I once sailed to Tonga from New Zealand through a big storm. I had met a lovely man who had been a semi-professional sailor and he’d always planned on crewing boats around the world. I’d never even been on a yacht till I met him, and then suddenly, there I was, crew on a catamaran. We had pitched ourselves as a team, he would offer technical sailing support and I would cook. We’d even got certification for all sorts of crazy circumstances, including full fire safety training. The things you do for love!
It was all going well, the sun was out, the ocean flecked with glimmering specks of silver sequins. And then, boom. We hit bigger seas. Nothing crazy, just not the relative calm of inshore sailing. I felt terrible. Awful, but it would pass, everyone assured me. They were wrong. I got sea sick bad enough that I thought I might die (dramatic I know). Then to make matters worse the weather spiraled into darkness. We pitched and rolled while the wind roared at us outside and tore at the rigging and sails.
When we finally got to Tonga, eight days later, I have never been more happy to see land in my life. And what land. Golden beaches, palm trees, baby sharks swimming slow circles in the clear harbor water.
The moral of the story? Make sure if you’re going to sail anywhere when you’re completely inexperienced, that you have a wonderful partner with you. That man proved over and over that he was definitely husband material on that trip!
What are some of your pet peeves?
Head hopping! I hate Point of view changes mid way through a paragraph.
Where were you born/grew up at?
I was born and grew up in Hawkes Bay in New Zealand. Close to Napier, which is the Art Deco capital of the world after an earthquake and resulting fires wiped out almost all of the cities architecture at 10.47 am on the 3rd of February 1931. Most of the rebuild happened very quickly so the city is a testament to the Art Deco design of the time.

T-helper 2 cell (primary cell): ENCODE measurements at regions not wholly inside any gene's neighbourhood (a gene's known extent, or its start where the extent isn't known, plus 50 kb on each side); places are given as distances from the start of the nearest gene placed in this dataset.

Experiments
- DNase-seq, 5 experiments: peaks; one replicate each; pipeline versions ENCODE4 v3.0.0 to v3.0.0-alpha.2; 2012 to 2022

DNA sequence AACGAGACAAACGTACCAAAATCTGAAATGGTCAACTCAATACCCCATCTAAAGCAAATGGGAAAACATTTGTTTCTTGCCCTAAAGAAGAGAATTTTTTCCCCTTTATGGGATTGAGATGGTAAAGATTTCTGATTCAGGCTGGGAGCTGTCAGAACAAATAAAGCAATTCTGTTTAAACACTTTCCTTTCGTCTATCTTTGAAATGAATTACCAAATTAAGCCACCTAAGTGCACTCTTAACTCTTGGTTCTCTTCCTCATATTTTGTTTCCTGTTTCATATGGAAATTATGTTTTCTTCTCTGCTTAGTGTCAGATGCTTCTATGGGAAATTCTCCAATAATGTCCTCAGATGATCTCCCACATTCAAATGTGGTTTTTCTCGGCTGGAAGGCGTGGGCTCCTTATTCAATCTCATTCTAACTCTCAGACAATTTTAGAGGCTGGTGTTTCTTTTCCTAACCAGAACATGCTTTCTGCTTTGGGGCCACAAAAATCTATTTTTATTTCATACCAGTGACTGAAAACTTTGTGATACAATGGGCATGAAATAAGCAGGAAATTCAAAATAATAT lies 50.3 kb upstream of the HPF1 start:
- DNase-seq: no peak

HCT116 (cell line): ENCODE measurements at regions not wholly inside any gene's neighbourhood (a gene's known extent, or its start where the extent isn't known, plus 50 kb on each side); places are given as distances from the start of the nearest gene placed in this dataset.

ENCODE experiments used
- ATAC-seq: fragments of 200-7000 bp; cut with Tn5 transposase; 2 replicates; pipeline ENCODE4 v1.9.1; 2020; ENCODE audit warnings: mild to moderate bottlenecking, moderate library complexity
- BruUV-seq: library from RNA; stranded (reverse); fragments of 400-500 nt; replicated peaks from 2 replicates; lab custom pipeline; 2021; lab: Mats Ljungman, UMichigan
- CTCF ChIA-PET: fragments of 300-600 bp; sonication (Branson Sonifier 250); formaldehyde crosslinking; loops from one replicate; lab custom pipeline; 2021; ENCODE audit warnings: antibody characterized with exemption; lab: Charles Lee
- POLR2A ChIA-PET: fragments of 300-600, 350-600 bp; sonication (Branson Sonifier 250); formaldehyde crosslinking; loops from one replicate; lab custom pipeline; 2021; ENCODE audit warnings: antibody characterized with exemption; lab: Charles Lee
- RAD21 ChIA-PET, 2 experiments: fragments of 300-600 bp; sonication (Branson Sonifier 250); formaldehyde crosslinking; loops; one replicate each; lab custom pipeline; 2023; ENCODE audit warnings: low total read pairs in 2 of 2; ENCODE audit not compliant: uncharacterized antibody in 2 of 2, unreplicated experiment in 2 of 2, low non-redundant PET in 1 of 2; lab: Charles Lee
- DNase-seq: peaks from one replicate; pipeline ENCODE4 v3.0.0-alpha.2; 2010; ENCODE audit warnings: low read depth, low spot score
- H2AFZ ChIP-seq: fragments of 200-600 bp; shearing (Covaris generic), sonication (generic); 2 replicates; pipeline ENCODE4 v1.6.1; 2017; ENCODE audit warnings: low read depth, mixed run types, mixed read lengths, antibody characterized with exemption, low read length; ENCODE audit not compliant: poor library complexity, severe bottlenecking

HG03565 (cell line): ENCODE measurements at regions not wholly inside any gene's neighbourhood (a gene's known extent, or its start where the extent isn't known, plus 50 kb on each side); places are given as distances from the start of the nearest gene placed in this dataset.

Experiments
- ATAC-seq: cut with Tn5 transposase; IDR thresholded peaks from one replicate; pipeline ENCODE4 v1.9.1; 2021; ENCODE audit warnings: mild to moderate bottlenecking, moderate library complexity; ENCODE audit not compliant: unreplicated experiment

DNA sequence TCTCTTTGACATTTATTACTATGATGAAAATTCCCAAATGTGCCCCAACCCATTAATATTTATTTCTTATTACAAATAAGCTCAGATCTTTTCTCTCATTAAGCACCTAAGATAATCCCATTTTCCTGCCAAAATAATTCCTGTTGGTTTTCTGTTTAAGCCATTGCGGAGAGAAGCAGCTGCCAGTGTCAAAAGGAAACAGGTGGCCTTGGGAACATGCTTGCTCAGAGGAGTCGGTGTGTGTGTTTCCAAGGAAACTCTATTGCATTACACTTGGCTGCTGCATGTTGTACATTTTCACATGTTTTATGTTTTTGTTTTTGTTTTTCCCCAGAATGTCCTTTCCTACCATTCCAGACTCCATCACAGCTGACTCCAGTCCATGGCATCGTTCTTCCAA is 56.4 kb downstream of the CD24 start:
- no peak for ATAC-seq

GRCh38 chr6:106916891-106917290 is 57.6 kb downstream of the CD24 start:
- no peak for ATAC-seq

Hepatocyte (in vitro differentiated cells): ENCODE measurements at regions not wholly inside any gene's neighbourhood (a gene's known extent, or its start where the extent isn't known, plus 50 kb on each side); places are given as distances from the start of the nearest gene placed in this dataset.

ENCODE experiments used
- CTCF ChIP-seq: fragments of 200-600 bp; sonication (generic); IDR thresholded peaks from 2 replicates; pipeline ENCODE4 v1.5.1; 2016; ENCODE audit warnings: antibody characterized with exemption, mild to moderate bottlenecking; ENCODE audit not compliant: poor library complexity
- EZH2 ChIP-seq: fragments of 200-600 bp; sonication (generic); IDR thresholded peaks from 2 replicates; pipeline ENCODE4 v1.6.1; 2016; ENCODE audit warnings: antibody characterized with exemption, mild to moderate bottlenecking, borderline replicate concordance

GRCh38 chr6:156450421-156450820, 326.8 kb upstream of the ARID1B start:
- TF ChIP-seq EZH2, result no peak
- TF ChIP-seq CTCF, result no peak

What are you passionate about these days?
I have always loved reading and writing, so those stay my passions, but with two small boys in the mix now it has reinvigorated my passion for outdoor play, music, dance and singing.
What do you do to unwind and relax?
I am in a chamber choir and I love to sing big, fruity pieces. There is something uplifting about singing in a group when there are so many harmonies going on.
How to find time to write as a parent?
It’s a juggle. I used to write while they sleep, but now they are a bit older I write while they are at school and pre-school. And if I’m on deadline or have extra freelance work, I write in the evenings too.
Describe yourself in 5 words or less!
Colorful, eclectic, bold, loyal.
When did you first consider yourself a writer?
I guess when I published my first book was when the world started considering me a writer. But it was when a book was rejected after that that I realized I couldn’t quit the writing life. I was on a year long fellowship and had been relishing writing everyday with no interruptions, no deadlines, nothing except the freedom to write and write and write. I committed three projects to the page that year but only one of them was published. And the one that I was most passionate about was rejected. That was the turning point for me. Even facing down someone telling me I didn’t cut it, I couldn’t stop myself wanting to continue. I realized I was a writer, for better or worse. The stories in my head were still going to want to come out. I stopped worrying about it and just concentrated on writing whenever I could. I count that as a blessing.
Do you have a favorite movie?
I do have a big love for Crazy, Stupid, Love.
Which of your novels can you imagine made into a movie?
I actually pitched my first novel (not a romance) the other day – we shall see what happens!
What literary pilgrimages have you gone on?
I walked the moors in England, following in the footsteps of Sherlock Holmes. It’s a desolate place but remarkably full of color. Rich reds and browns against the endless gray skies.
As a writer, what would you choose as your mascot/avatar/spirit animal?
A Labrador puppy. I like to bounce at things and chew on them a while ?
What inspired you to write this book?
I was always at the beach as a young girl. My brother was a dedicated surfer and I dabbled. I even rode a long board in Bali back in the day. But it was the fact that women are so underrepresented in this sport that got me thinking that I’d love to read about how they make their passion happen against the background of such a male dominated sport. I love to see women take on a challenge – and win! And my characters certainly like to take on big challenges.
What can we expect from you in the future?